United Kingdom

Uganda Network

Flags and Emblems

Flags are curious things. They can embody national pride and the sight of ones own at special times can be particularly meaningful. Yet because of this, they can also be used to alienate others. Think, for instance of the way in which many totalitarian and fascist regimes have used their countries' signs and symbols to direct prejudice against others.

Our own national flag is meant to symbolise unity, with the colours of three other flags joined together. Yet, for historical reasons, the red and green of Wales does not appear on the Union flag.

The colours of the Uganda People's Congress were used for the national flag when the country gained its independence in 1962.

The colours of the Ugandan flag like all other flags are symbolic and represent the following:

  • Black represents the people of Uganda.
  • Yellow the sun.
  • Red is for brotherhood.

The Baleiric Crested Crane in the centre of the flag was chosen as the emblem for Uganda. It has a black and white body with a tufted crown of gold and red feathers.


The Uganda coat of arms is interesting.
  • The supporters on either side of the coat of arms are the Uganda Kob representing the wildlife of Uganda and the Crested Crane, the emblem of the country.
  • The drum represents Uganda's culture. It was once believed that drums could scare away evil spirits. We take a closer look at drums and activities that can be done with them later in this book.
  • The spears and shield are representative of Uganda's traditional form of weapons and symbolise the nation's defence and security.
  • Blue stripes at the top of the shield symbolise the waters of all the great lakes and rivers in Uganda. Blue stripes at the bottom represent the source of the river Nile.
  • Green stands for the abundance of green vegetation in Uganda and the coffee and cotton plants shown on the background represent Uganda's main export crops.



Start at home. Does your Group have an emblem or badge? Does the Colony have a flag? What do these mean to the Beaver Scouts?

What does your District badge symbolise? And your County Area one? Why are your Group's scarves coloured the way they are? Do they symbolise anything? Many Roman Catholic Sponsored Scout Groups, for instance, use the Papal colours of yellow and white.


Discover your local coat of arms.

Does your town have an emblem or coat of arms? If so, what do they symbolise? Perhaps your Lord Mayor, or the equivalent, would invite the Beaver Scouts to the Mayor's parlour one evening to see the actual coats of arms and sign the visitors book.


Jigsaw puzzle relay.

Make a number of large (the larger the better) jigsaw pieces that when put together create your District badge. The Beaver Scouts take it in turns to run, hop, skip or walk up the room to collect a jigsaw piece. When all the pieces have been collected they can put it together.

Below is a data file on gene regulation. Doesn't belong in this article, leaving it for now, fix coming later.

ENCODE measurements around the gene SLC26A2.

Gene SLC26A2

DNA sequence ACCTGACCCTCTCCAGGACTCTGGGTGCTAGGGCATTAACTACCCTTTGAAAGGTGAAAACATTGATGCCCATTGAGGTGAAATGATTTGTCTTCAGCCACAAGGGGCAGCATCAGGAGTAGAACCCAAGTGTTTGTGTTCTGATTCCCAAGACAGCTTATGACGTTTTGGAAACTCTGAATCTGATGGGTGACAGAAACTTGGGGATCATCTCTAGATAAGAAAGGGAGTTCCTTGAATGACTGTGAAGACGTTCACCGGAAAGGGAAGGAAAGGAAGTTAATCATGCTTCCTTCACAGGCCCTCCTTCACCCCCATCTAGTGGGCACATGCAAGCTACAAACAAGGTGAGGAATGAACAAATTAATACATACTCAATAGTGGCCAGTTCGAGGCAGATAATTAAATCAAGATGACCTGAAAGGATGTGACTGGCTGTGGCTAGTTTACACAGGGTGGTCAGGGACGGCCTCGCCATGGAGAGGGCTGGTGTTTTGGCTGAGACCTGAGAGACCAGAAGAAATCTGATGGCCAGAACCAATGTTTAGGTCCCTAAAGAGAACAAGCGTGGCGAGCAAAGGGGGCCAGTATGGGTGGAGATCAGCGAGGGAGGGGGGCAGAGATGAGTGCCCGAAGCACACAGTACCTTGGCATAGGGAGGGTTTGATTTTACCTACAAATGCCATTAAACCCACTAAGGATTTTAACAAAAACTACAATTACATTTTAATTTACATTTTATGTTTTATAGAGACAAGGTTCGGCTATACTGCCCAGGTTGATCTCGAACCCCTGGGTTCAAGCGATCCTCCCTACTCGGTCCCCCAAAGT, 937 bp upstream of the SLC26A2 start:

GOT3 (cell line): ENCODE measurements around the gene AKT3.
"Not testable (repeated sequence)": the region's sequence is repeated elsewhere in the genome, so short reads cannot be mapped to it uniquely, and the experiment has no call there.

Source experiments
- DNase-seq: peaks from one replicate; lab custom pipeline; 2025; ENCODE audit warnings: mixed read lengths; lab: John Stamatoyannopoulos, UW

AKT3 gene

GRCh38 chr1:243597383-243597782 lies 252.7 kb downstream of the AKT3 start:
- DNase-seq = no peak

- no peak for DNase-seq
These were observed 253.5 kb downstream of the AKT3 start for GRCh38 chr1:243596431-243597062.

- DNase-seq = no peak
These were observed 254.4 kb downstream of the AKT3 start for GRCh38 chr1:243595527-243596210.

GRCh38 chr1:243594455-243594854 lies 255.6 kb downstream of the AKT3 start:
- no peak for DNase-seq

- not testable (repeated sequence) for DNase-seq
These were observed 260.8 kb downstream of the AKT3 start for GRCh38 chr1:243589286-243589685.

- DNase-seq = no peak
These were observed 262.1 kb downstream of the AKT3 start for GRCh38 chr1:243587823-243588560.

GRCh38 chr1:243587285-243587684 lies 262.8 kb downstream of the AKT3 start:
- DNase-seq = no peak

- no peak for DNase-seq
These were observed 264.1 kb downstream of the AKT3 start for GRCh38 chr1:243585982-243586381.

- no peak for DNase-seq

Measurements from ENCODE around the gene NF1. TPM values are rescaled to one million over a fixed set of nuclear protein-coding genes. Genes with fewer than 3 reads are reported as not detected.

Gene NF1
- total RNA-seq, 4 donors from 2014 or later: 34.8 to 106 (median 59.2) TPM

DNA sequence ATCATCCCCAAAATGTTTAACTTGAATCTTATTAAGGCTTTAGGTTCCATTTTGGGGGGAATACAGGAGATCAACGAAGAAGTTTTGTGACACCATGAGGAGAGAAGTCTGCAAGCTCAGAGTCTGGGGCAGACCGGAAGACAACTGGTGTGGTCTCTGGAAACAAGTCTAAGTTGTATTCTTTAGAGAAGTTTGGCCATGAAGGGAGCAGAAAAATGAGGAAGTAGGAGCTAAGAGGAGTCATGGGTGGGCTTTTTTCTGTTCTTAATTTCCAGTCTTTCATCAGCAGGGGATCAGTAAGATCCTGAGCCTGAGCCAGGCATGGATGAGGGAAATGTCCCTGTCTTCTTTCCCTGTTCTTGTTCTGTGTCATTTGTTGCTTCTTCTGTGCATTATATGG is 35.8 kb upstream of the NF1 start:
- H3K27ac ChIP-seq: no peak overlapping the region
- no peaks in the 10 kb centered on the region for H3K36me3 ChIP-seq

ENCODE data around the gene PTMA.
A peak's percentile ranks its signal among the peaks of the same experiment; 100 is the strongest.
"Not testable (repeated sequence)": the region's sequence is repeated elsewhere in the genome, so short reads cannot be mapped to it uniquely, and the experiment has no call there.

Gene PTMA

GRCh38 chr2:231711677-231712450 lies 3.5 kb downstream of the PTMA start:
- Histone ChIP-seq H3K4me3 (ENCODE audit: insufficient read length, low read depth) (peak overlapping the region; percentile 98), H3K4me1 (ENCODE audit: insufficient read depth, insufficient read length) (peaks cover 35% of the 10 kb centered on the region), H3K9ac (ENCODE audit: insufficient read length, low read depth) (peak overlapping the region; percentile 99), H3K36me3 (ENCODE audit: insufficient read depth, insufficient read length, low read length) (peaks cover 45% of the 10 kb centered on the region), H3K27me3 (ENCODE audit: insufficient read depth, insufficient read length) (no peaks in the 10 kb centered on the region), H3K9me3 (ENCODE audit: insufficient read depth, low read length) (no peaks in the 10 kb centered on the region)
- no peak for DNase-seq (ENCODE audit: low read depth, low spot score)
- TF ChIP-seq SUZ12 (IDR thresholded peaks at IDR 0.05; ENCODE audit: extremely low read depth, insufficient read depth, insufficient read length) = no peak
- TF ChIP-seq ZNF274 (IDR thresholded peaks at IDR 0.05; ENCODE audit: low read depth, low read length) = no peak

You could, of course, adapt this old favourite to include national flags, maps and so on. The sky, as they say, is the limit.

Activities - Colouring in

Download some blank Uganda Flags and the Beavers can colour them in and then decorate the Headquarters with them.



A Flag for Me!

Discuss with your Colony what the purpose of a flag or emblem might be. Could the Beaver Scouts design a flag for themselves? What would it have on it? Footballs, action figures, Nintendo Gameboys? What colours would they use?

If the Colony were to draw on pieces of old cut up sheets, the results could then be sewn together by an enterprising and supportive mum or dad to create a complete Colony banner!

A Flag for Others

Help the Beaver Scouts to find out if any countries use the same colours as Uganda for their flag. Can you find out why they used those colours?

Some flags don't change if you turn them upside down. Others become the flags of other countries. Turn the Ugandan flag upside down and it's obviously wrong. But can the Beaver Scouts recognise when the Union flag is turned the wrong way up? Many adults can't! Try some other flags and turn one country into another at just the flick of a hand.

Flag Cookery?

Look at the countries surrounding Uganda. Find out about their flags. Ice biscuits or cakes with the colours of all the different countries in the region.

You will need water, icing made using icing sugar, water and food colouring. (Be careful not to use those colourings which can cause allergic reactions in young children). The Beaver Scouts can make the icing themselves with a little guidance. Don't forget to, wrap the children up in aprons or old shirts. Food colourings stain! And remember to tell the Beaver Scouts that they need to add very little water to the required amount of icing sugar and not the other way round. Otherwise you will end up with rivers of useless sugary water! Think carefully once more about the colours used. Green sometimes stands for the fertile land of the country or its forests. It can also stand for the religion of Islam. White can stand for peace and purity. Blue often means sea, rivers, sky or hope.

Visit Flag hunting

Take the Beaver Scouts on an activity which involves flags. Ask them to look at what is happening and how people are behaving. It's worth thinking carefully about which events might be suitable for children of this age.

The Beaver Scouts may notice that flags are respected and that the people's behaviour reflects this. If your own Colony has a flag you might consider when and where it is used. Talk about your flag and its meaning with the Beaver Scouts. Too often we assume that the children realise the significance of things we take for granted, when in fact they have no idea of their importance.

Contact the Uganda Network Copyright © The UK Uganda Network - 2002
Last modified 29 December 2003


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